PamelaRoss: BRISK ... BREEZE is a tongue tripper
Amishka: actually with any pb you write rhyme or not you want the words to flow off your tongue as you read
NOTE: pb = picture book
Verla: right, ami!
Amishka: you don't want to have to stop short before saying another word
tgseale: and do you all think rhyming pbs must always have a complete story arc?
lkp: but do you sometimes want to stop short for empahsis?
lkp: emphasis
Verla: ABSOLUTELY, tg!
Amishka: yes, Lkp, but that's different
MRSFields: Unless you might use a DA DA DA break from the usual pattern to draw attention to a major plot change or such
Verla: ALL "rules" can be broken sometimes!
PamelaRoss: Without the arc, I would imagine the rejection letter would read: "pretty but so what?" ;>
Verla: the trick is know you are breaking them, and to break them for emphasis/effect... and in a way that "works" for the reader
Amishka: pretty but slight
PamelaRoss: A slight delight ;}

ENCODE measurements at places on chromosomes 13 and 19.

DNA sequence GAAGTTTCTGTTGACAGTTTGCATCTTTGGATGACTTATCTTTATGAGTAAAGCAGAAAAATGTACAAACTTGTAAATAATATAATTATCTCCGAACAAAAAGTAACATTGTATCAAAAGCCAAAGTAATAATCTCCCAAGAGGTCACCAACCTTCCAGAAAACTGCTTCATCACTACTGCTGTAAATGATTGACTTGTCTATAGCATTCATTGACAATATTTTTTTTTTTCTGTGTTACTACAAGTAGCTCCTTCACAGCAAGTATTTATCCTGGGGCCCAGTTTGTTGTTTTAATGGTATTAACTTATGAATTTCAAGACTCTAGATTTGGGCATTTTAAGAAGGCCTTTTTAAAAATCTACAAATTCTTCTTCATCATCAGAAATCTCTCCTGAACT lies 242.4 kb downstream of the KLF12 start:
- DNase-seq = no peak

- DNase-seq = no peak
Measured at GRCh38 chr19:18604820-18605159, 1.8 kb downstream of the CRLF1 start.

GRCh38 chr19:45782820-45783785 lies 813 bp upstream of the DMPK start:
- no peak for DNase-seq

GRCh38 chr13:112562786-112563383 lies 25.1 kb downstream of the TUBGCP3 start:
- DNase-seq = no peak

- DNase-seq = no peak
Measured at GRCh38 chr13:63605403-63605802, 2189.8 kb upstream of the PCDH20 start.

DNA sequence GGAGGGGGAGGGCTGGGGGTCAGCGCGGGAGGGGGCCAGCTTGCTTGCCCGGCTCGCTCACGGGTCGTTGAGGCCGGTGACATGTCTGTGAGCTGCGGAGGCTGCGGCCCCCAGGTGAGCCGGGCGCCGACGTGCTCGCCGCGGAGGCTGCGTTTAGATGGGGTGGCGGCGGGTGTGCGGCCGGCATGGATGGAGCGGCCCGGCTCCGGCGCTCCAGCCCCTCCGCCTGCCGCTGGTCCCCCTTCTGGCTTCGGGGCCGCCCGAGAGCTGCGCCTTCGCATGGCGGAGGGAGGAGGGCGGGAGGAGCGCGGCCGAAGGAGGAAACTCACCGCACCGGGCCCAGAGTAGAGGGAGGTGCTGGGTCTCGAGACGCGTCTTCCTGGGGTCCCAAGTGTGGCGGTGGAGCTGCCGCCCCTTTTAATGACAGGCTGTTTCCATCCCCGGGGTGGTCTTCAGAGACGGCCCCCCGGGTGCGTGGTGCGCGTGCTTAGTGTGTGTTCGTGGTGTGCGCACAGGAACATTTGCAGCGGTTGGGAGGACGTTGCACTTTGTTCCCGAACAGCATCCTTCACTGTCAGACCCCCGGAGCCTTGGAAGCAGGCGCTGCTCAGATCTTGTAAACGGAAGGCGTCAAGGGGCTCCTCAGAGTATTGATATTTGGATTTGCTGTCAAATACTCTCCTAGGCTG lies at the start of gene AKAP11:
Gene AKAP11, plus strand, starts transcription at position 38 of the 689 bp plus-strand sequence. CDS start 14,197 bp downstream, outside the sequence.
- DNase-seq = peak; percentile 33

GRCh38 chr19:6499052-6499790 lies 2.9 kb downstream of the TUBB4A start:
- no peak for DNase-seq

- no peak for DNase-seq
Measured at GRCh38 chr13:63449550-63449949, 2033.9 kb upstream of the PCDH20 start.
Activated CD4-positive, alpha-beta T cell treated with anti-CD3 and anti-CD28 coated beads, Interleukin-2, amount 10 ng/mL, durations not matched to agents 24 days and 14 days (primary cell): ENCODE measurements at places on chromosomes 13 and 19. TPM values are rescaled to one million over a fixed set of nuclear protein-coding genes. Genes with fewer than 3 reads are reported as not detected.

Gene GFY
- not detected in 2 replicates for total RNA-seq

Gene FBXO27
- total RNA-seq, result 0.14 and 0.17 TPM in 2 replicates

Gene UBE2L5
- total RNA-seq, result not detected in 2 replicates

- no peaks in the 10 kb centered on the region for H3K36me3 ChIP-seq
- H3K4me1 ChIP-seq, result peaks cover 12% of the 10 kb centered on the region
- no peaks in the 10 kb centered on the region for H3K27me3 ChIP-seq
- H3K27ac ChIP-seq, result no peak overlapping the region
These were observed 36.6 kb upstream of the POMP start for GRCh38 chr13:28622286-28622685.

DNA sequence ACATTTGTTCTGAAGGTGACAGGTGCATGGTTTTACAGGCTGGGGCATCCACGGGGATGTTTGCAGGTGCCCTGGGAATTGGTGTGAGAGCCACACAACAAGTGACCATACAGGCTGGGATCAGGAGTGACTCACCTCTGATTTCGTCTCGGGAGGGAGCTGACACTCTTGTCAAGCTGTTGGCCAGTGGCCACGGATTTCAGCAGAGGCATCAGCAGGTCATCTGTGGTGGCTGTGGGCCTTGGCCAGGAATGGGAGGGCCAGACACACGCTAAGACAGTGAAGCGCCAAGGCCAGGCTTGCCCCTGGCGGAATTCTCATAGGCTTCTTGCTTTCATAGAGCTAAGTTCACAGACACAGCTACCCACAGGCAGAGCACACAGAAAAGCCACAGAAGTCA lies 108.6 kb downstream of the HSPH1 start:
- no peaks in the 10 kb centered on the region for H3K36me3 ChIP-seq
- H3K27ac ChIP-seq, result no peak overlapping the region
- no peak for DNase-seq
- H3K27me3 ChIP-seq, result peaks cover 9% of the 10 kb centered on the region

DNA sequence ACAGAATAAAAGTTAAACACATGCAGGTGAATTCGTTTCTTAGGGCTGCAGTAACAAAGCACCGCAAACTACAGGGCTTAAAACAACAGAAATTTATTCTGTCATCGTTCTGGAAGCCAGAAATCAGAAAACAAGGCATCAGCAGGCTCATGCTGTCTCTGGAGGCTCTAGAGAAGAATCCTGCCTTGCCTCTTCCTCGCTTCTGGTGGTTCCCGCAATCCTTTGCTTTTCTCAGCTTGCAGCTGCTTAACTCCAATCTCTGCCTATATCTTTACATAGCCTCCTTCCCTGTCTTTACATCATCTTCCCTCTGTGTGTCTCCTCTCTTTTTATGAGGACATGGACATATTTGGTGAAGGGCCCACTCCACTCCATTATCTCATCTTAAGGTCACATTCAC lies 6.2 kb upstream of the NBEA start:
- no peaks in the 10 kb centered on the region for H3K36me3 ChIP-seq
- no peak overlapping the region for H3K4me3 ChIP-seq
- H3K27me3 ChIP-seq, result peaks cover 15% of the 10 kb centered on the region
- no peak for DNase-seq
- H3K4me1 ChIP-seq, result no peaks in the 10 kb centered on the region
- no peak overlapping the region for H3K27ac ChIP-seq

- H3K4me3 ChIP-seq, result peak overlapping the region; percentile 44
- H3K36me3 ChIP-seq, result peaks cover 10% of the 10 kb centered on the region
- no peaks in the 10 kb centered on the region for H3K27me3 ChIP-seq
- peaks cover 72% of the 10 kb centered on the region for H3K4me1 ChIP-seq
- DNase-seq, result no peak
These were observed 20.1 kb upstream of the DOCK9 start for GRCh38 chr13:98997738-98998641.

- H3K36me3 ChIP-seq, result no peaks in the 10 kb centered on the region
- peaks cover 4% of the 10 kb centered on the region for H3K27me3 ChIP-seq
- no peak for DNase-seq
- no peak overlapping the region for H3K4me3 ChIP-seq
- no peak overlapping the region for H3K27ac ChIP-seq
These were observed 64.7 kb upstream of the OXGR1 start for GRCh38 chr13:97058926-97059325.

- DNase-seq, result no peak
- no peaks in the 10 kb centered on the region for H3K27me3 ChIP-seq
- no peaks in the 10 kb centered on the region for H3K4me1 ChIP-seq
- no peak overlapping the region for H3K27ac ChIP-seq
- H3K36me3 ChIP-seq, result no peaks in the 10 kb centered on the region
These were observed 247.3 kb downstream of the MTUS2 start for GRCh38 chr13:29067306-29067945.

tgseale: hee hee--I think I have a few of those
Amishka: I've seen rhyming pbs that break the meter on purpose for the effect you get as it speeds up or slows down and they work in that case
MRSFields: Do editors say 'slight' for lack of story arc? I thought it was for theme
shelly: editors say slight for many different reasons
Amishka: I think it could be for anything, MS
Verla: I think the most important thing of all to remember is that first you are writing a GOOD STRONG STORY. The rhyme is the "background" rhythm of the story.
PamelaRoss: It's such a nice euphemism for "not right for me"
MRSFields: It's code for "'s time to get that day job your mom's been suggesting"
JKC: Good point, Verla. Very good.
Amishka: I think they use slight when they don't know what to tell you at times - or just because that's the first form they happened to pull out of their form piles
Verla: it can be slight for all of those things missing, MRSFields
Verla: YIKES.... we only have three minutes of our ProTalk Discussion left!